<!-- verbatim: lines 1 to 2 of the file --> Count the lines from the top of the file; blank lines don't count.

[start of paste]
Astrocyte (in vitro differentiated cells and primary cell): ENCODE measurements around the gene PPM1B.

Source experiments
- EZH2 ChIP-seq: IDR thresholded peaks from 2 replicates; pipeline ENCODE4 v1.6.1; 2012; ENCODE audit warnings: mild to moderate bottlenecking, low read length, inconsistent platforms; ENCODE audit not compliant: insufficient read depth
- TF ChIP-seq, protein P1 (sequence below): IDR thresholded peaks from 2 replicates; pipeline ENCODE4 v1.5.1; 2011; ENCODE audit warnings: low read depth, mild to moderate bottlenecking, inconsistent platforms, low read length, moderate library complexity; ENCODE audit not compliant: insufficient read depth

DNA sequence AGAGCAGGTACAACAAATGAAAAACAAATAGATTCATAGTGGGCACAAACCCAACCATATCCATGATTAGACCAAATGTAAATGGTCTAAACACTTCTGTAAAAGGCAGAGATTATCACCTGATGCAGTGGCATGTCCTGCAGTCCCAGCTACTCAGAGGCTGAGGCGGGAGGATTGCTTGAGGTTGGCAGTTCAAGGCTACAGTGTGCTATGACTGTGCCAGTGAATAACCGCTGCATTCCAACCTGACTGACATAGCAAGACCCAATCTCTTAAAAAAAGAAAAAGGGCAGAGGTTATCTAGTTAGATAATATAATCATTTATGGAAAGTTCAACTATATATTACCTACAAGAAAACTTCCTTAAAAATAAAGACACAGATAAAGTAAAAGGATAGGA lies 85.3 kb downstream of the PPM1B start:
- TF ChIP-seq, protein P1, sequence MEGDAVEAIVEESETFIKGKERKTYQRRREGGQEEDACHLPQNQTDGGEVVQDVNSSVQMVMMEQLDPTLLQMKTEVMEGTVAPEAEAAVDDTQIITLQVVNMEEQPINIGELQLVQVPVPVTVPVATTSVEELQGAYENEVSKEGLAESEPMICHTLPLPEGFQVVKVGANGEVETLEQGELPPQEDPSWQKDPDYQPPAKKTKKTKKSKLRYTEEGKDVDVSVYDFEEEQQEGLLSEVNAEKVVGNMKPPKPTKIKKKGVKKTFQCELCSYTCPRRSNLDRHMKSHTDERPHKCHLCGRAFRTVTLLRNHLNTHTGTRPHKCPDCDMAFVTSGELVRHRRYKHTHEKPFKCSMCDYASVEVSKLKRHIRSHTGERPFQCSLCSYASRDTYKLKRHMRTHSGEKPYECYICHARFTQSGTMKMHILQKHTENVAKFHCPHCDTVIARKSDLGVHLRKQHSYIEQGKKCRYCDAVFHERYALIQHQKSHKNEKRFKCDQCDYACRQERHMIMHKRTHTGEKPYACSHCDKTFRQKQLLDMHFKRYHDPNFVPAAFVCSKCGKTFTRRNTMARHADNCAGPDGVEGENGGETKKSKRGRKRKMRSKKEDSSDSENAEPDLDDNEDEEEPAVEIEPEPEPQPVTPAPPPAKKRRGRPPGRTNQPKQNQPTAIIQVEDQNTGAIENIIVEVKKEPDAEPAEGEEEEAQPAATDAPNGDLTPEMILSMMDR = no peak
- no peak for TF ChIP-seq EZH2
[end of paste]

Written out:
Astrocyte (in vitro differentiated cells and primary cell): ENCODE measurements around the gene PPM1B.

Source experiments